- [Voiceover] As you work through your projects in Revit you will find many times where you wish to change the way various items display on screen and in your final output. There's various tools available in the software to make such changes both globally or across the entire project and in more specific an isolated ways. So each of the movies in this chapter will start with a much more global approach and then with each movie we'll get progressively more specific and kind of drill down to vary isolated and sort of special case overrides that we can apply. So I'm gonna begin in this movie with a command called Object Styles.
And this is sort of our global control panel for all of the graphical settings in the software. Now I'm looking at a section view right now and what I want to do is zoom in over here in the joint condition between this exterior wall, the floor, and the ceiling. And kind of talk about one of the issues that might prompt you to go into Object Styles. So as you can see the outline of the wall is a little bit bolder than the outline of either the floor slab or the ceiling plane.
Now there are various ways we can adjust that. And is sometimes tempting to sort of dive right in and select the floor, and look for some way to modify it. But what I want you to do is resist the urge to immediately go in and start attacking a problem at a specific object. I want you to kind of back up and assess the problem first and think about first of all, is it something that is more broad reaching and can I solve it in a more global way. And so, what I mean by that is that if I kind of zoom out here and we look around. What we actually see is that all of the floors are kind of displaying that way.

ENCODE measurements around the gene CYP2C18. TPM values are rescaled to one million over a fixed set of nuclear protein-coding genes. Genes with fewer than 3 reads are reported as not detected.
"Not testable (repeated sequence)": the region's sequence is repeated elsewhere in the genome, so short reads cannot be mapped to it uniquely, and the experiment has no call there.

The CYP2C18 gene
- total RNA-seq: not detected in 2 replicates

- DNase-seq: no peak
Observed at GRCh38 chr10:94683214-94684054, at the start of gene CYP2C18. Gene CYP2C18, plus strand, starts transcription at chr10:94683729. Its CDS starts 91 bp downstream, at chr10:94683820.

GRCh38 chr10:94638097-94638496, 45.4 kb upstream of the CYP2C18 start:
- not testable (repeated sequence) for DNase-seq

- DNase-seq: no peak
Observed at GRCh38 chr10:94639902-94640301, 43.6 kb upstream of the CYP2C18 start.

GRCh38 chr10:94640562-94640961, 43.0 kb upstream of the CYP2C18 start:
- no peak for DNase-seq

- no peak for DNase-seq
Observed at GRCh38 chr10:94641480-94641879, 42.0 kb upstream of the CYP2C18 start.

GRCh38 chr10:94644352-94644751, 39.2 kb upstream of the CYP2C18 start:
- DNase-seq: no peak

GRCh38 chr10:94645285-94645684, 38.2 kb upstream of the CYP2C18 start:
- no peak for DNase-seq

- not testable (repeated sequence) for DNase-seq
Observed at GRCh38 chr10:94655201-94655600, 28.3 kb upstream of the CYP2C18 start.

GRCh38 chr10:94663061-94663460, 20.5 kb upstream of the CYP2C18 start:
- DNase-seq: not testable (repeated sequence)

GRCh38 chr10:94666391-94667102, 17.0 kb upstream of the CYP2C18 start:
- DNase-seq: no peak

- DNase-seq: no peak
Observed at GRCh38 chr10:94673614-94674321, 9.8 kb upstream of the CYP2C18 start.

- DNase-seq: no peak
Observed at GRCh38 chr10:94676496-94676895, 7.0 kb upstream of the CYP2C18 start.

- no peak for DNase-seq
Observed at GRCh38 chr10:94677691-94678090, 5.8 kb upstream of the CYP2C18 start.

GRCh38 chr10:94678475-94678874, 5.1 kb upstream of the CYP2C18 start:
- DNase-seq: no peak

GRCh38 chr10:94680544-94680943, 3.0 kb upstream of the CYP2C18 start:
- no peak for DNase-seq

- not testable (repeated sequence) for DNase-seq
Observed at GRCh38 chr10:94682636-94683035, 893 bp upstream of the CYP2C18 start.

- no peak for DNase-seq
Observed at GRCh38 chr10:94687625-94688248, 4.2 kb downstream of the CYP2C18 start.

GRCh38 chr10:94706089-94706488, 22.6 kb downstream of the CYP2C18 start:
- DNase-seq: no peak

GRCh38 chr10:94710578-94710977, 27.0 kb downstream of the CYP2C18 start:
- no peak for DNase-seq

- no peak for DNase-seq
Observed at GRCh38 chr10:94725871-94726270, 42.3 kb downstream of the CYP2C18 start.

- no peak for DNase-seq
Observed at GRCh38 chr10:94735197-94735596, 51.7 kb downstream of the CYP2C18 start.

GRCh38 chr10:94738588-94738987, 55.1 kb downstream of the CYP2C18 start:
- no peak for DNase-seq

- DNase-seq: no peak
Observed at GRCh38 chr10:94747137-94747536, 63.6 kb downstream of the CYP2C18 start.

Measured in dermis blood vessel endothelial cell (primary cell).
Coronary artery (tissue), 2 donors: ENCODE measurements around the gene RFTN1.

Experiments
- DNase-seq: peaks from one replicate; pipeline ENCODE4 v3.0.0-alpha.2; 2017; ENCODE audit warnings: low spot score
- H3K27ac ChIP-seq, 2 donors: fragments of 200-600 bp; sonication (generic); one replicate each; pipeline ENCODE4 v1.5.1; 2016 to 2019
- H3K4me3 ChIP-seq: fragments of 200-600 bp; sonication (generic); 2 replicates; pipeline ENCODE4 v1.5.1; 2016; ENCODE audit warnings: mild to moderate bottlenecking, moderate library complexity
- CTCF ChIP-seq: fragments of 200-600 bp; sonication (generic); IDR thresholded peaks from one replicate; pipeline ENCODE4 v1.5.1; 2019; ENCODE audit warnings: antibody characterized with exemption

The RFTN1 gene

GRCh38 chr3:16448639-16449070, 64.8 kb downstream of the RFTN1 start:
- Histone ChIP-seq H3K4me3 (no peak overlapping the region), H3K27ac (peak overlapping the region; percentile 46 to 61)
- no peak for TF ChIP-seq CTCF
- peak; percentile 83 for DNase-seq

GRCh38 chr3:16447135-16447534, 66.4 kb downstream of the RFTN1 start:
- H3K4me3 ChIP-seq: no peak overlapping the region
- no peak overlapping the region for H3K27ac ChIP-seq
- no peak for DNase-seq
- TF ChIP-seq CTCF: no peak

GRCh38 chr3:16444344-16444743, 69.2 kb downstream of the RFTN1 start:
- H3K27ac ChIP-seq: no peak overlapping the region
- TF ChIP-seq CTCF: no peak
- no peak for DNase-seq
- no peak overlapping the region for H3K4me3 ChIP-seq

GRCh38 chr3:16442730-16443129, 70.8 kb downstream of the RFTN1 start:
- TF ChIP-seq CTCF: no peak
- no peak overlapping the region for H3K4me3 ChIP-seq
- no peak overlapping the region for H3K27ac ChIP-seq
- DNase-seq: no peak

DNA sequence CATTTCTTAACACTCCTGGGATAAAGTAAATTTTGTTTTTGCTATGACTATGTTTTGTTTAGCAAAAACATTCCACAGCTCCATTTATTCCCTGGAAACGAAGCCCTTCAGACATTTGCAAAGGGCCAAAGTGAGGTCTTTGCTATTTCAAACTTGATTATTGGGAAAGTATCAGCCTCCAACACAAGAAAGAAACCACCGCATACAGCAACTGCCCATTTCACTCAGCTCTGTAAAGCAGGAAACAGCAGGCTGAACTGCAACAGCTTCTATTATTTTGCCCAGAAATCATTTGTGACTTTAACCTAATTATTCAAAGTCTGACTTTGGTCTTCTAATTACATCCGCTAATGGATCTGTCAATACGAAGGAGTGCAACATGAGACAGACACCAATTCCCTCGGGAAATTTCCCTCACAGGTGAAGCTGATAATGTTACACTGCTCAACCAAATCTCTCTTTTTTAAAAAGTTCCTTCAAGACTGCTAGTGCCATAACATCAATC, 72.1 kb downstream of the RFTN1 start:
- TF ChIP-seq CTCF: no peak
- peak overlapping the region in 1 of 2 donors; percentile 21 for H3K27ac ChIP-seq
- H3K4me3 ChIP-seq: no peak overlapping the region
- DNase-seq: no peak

And then over here we got this little thing and that's actually a small wall that's like a small little soffit wall here to close off the ceiling. And we start to see that this is a broader problem. Now if we opened up another section like perhaps this transverse section and we zoom in. We see that the problem is not isolated to just the longitudinal section it actually occurs everywhere. So, this is a job for Object Styles. So let's talk about where we can get that command and what we can do with it. So I'm gonna go over here to the manage tab and on the settings panel we have lots of different settings we can configure and the Object Styles command is right here.
Now this will display a multitab dialog with a list of all of the categories in Revit. Now it's organized into model objects, annotation objects, and so on. So we are gonna focus on model objects because that's what we're seeing here in these various section views. And as you can see if you scroll through this list here all the various model categories are listed here. So there also is a filter list here at the top where you can actually deselect certain disciplines if you want to and that will actually shorten the list and remove certain categories from the list.
Now we're gonna focus on the architectural discipline because that's where we'll find the ceilings and the floors and the walls. So make sure that you keep at least architectural checked but if you wanna uncheck some of the other disciplines you're welcome to do that. So let me go ahead and select ceilings here and then let's talk about the settings that are actually in here. There's a line weight column. And that line weight column branches two sub columns. Projection and Cut. And what we can see is that ceilings has both the Projecting and the Cut at the moment, set to a pen weight one. Now if I click in either of those fields and I open up that little drop down list, what you're gonna see is there's one through sixteen.
So they get progressively bolder as you go. So most of the time you're gonna see pen weights maybe one through five. In occasion you might see a six used for most of the settings. It would be rare to see something higher than a six or a seven. Perhaps maybe on the borders of a title block but that's about it. You'd almost never see a 10 or 12 or 16 but there available. Ok and those are just very very fat lines. But if we kind of scroll through the list here you can see that most of the Projections settings are either one or two.